The second calls for an end to free trade agreements unless they promote regional economic integration or make their concessions on a most-favored-nation basis—in other words, make them available to everybody, not just the agreement partners. It’s noteworthy that he cites the European Union and the United States-Mexico-Canada Agreement as regional integration agreements but ignores both the Trans-Pacific Partnership and the Comprehensive and Progressive Agreement for Trans-Pacific Partnership on the flimsy grounds that they do not include only contiguous states. Again, hypocrisy rules. A case can be made that all plurilateral agreements divert trade rather than promote it, but arguing that some (those we are in or can’t do anything about) are good and others are bad is not persuasive.
The third proposes limitations on special and differential treatment, especially for large economies—read China and India. The United States has already made a thoughtful proposal on this in the WTO, and it is surprising that he chose not to reference that here, as it is a good idea.
The fourth is a predictable attack on China’s economic practices—he has been right about that from the beginning—but offers no new solutions beyond saying the WTO needs new rules to address them. To its credit, the administration has tried to develop some in consort with the European Union and Japan. So far they have produced a partial answer but have not been able to agree amongst themselves on a complete one.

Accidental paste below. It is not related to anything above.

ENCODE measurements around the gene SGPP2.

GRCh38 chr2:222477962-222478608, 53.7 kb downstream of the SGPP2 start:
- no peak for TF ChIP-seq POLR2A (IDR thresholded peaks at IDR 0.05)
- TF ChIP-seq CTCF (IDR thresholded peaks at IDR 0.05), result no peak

The final suggestion is to redo the dispute settlement process. Here his comments are noteworthy because he is finally putting forward an actual suggestion after two years of refusing to do so. His proposal is for a single stage of ad hoc panels that would rule on cases as they occurred and whose rulings would apply only to the case in question and have no precedential impact. This sounds very much like the pre-1994 GATT process, although he does say there should be a mechanism for the full WTO to “set aside erroneous panel opinions in exceptional cases.” In the GATT process, a single country could block a panel report, which led to great frustration with the process and ultimately to the reforms in the Uruguay Round. His proposal is not, therefore, a complete return to pre-1994, although it comes close. It is important, however, because it puts something on the table for the first time. Perhaps that will lead to an actual negotiation rather than the parties continuing to talk past each other. If so, that would be a good thing and an unusual, constructive move for the administration.
William Reinsch holds the Scholl Chair in International Business at the Center for Strategic and International Studies in Washington, D.C.